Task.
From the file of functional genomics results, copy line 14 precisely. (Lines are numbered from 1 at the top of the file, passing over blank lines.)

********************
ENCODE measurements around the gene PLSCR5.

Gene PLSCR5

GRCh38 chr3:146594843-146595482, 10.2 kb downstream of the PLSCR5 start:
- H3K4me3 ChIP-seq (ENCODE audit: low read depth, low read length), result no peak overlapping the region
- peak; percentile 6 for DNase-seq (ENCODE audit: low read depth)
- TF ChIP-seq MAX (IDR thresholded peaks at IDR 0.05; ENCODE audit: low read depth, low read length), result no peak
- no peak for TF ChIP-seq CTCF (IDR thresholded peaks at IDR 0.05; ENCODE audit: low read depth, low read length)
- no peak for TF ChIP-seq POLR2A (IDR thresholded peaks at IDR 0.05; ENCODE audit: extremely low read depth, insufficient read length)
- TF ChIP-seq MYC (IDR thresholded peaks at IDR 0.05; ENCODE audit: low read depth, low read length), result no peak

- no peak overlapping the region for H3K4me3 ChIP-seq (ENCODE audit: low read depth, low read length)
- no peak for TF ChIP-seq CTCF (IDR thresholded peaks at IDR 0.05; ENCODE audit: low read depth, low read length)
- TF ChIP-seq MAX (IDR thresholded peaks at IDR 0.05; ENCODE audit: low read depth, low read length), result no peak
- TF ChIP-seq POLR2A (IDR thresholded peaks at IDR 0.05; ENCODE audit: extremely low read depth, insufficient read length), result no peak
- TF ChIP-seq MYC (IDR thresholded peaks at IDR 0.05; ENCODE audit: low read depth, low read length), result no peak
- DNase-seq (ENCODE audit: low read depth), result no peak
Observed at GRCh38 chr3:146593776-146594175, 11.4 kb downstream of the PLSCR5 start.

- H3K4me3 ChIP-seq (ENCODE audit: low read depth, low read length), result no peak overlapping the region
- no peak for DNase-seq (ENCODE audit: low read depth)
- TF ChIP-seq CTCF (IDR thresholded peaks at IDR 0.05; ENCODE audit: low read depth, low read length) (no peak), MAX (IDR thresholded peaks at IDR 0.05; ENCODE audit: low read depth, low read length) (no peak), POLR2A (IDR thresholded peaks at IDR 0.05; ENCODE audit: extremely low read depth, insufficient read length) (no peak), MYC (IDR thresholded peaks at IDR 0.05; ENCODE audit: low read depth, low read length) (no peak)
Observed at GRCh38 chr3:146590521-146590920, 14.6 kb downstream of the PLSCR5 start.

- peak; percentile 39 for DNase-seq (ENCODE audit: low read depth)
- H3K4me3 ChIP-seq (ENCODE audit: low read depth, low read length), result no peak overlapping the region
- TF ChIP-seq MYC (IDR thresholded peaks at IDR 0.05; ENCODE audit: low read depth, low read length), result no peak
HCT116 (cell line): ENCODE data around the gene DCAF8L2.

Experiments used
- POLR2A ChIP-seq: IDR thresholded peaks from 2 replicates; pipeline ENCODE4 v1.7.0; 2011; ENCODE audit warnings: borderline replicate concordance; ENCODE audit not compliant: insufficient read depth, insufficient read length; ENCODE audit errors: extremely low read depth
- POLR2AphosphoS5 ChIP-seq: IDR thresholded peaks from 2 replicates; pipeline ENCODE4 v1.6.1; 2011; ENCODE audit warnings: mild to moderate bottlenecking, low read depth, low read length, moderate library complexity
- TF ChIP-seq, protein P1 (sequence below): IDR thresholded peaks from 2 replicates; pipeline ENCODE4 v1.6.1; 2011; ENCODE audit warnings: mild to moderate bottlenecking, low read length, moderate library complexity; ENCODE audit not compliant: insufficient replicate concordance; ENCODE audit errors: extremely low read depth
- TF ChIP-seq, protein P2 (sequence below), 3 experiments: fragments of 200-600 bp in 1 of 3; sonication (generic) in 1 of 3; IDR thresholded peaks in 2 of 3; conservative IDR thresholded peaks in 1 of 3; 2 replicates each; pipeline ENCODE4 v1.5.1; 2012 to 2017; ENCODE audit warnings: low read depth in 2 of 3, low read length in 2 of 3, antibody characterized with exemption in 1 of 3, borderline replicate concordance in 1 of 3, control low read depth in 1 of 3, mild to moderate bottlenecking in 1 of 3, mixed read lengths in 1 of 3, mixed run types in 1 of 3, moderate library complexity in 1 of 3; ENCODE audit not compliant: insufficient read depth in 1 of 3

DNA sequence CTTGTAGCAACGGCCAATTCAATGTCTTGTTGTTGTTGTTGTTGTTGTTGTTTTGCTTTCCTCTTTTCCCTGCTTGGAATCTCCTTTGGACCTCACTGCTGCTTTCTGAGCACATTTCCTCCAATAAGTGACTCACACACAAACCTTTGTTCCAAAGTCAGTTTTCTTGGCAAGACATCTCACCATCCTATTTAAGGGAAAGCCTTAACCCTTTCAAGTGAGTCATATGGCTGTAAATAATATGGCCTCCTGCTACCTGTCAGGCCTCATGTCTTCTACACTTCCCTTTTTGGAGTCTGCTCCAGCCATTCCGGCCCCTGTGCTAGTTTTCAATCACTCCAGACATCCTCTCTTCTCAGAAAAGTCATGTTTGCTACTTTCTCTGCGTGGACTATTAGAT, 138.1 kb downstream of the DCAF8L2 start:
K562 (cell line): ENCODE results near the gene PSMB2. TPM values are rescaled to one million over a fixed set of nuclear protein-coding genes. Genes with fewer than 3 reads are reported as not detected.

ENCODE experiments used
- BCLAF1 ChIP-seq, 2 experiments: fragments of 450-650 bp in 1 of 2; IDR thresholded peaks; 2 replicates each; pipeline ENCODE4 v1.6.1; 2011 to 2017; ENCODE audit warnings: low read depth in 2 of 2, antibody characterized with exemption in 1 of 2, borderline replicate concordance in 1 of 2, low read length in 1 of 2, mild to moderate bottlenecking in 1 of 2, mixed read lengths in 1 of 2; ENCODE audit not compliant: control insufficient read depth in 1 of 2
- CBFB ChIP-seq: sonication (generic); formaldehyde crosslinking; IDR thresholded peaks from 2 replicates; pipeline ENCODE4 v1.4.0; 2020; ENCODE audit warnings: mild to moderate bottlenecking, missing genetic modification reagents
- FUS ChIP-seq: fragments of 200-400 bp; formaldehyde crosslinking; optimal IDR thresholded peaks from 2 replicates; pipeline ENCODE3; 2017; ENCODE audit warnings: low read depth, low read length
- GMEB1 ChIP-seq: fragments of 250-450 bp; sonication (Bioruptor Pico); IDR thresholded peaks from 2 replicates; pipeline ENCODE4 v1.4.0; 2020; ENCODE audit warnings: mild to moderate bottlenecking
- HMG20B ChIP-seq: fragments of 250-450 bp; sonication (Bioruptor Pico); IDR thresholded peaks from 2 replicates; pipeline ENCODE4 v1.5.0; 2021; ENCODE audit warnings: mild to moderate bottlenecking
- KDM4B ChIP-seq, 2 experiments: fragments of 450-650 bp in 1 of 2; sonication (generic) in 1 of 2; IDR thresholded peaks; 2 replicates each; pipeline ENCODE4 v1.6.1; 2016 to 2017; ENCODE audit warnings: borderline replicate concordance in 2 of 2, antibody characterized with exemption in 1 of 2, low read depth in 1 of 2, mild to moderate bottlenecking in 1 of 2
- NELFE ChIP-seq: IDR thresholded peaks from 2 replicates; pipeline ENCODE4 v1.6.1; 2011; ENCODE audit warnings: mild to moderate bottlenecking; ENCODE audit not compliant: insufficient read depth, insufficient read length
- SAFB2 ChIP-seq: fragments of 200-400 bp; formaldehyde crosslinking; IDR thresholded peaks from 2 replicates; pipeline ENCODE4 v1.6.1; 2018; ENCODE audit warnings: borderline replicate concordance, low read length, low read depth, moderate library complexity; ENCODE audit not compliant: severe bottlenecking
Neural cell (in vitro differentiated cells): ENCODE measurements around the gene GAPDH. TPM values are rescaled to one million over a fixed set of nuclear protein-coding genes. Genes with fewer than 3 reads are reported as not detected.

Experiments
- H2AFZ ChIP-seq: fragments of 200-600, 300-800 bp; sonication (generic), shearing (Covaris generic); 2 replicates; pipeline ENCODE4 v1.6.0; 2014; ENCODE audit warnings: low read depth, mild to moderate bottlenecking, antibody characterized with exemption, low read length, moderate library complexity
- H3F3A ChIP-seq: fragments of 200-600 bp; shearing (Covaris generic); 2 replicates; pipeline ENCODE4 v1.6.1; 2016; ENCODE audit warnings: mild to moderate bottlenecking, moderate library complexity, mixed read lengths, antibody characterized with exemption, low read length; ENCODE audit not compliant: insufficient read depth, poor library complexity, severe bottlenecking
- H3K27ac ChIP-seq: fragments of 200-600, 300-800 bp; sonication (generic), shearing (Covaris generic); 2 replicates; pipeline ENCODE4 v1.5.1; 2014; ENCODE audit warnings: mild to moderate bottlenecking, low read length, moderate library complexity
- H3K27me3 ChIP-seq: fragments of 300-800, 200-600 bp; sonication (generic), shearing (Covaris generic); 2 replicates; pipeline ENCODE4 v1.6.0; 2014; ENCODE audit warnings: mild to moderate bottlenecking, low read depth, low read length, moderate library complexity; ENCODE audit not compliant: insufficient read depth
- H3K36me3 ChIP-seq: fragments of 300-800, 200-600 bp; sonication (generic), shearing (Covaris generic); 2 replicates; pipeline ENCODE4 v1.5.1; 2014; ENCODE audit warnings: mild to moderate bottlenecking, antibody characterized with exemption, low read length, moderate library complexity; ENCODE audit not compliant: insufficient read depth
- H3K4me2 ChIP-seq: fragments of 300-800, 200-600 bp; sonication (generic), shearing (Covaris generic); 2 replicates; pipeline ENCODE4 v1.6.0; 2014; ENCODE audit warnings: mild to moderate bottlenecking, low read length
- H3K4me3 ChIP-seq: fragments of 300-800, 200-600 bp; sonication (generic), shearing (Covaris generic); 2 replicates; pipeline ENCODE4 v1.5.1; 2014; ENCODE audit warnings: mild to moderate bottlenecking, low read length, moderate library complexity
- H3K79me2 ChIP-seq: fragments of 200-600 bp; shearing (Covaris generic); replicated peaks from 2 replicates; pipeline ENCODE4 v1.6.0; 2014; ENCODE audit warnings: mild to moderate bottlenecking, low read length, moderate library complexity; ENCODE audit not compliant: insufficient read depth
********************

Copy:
- TF ChIP-seq MYC (IDR thresholded peaks at IDR 0.05; ENCODE audit: low read depth, low read length), result no peak